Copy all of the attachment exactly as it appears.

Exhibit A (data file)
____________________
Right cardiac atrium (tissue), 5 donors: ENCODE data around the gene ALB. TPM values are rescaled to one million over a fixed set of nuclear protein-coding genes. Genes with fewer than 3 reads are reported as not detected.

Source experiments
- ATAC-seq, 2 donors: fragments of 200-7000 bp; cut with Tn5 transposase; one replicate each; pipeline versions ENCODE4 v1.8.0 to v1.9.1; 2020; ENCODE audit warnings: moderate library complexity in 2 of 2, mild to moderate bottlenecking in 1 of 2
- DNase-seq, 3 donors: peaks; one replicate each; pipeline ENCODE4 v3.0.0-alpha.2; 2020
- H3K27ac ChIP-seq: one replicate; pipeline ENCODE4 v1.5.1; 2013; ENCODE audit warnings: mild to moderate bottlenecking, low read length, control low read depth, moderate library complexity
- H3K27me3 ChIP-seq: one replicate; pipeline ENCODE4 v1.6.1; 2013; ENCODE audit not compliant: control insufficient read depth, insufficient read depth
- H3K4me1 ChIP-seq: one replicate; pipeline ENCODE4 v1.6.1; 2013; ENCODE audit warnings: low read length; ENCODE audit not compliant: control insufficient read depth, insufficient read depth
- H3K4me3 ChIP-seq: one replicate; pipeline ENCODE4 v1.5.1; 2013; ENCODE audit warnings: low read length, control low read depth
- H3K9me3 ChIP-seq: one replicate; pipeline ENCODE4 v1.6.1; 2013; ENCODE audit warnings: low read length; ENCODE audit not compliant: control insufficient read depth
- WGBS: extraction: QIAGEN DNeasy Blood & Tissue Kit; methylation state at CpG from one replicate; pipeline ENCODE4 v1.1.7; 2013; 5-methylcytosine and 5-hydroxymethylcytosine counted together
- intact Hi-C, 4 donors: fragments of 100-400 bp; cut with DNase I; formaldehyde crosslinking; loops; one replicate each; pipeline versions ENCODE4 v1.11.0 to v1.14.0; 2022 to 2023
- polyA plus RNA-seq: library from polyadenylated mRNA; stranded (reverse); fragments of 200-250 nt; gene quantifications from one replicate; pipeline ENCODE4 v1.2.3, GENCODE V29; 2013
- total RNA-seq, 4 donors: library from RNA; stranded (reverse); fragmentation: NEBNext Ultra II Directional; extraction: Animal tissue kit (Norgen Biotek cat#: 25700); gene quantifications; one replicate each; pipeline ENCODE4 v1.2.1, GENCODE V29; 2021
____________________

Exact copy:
Right cardiac atrium (tissue), 5 donors: ENCODE data around the gene ALB. TPM values are rescaled to one million over a fixed set of nuclear protein-coding genes. Genes with fewer than 3 reads are reported as not detected.

Source experiments
- ATAC-seq, 2 donors: fragments of 200-7000 bp; cut with Tn5 transposase; one replicate each; pipeline versions ENCODE4 v1.8.0 to v1.9.1; 2020; ENCODE audit warnings: moderate library complexity in 2 of 2, mild to moderate bottlenecking in 1 of 2
- DNase-seq, 3 donors: peaks; one replicate each; pipeline ENCODE4 v3.0.0-alpha.2; 2020
- H3K27ac ChIP-seq: one replicate; pipeline ENCODE4 v1.5.1; 2013; ENCODE audit warnings: mild to moderate bottlenecking, low read length, control low read depth, moderate library complexity
- H3K27me3 ChIP-seq: one replicate; pipeline ENCODE4 v1.6.1; 2013; ENCODE audit not compliant: control insufficient read depth, insufficient read depth
- H3K4me1 ChIP-seq: one replicate; pipeline ENCODE4 v1.6.1; 2013; ENCODE audit warnings: low read length; ENCODE audit not compliant: control insufficient read depth, insufficient read depth
- H3K4me3 ChIP-seq: one replicate; pipeline ENCODE4 v1.5.1; 2013; ENCODE audit warnings: low read length, control low read depth
- H3K9me3 ChIP-seq: one replicate; pipeline ENCODE4 v1.6.1; 2013; ENCODE audit warnings: low read length; ENCODE audit not compliant: control insufficient read depth
- WGBS: extraction: QIAGEN DNeasy Blood & Tissue Kit; methylation state at CpG from one replicate; pipeline ENCODE4 v1.1.7; 2013; 5-methylcytosine and 5-hydroxymethylcytosine counted together
- intact Hi-C, 4 donors: fragments of 100-400 bp; cut with DNase I; formaldehyde crosslinking; loops; one replicate each; pipeline versions ENCODE4 v1.11.0 to v1.14.0; 2022 to 2023
- polyA plus RNA-seq: library from polyadenylated mRNA; stranded (reverse); fragments of 200-250 nt; gene quantifications from one replicate; pipeline ENCODE4 v1.2.3, GENCODE V29; 2013
- total RNA-seq, 4 donors: library from RNA; stranded (reverse); fragmentation: NEBNext Ultra II Directional; extraction: Animal tissue kit (Norgen Biotek cat#: 25700); gene quantifications; one replicate each; pipeline ENCODE4 v1.2.1, GENCODE V29; 2021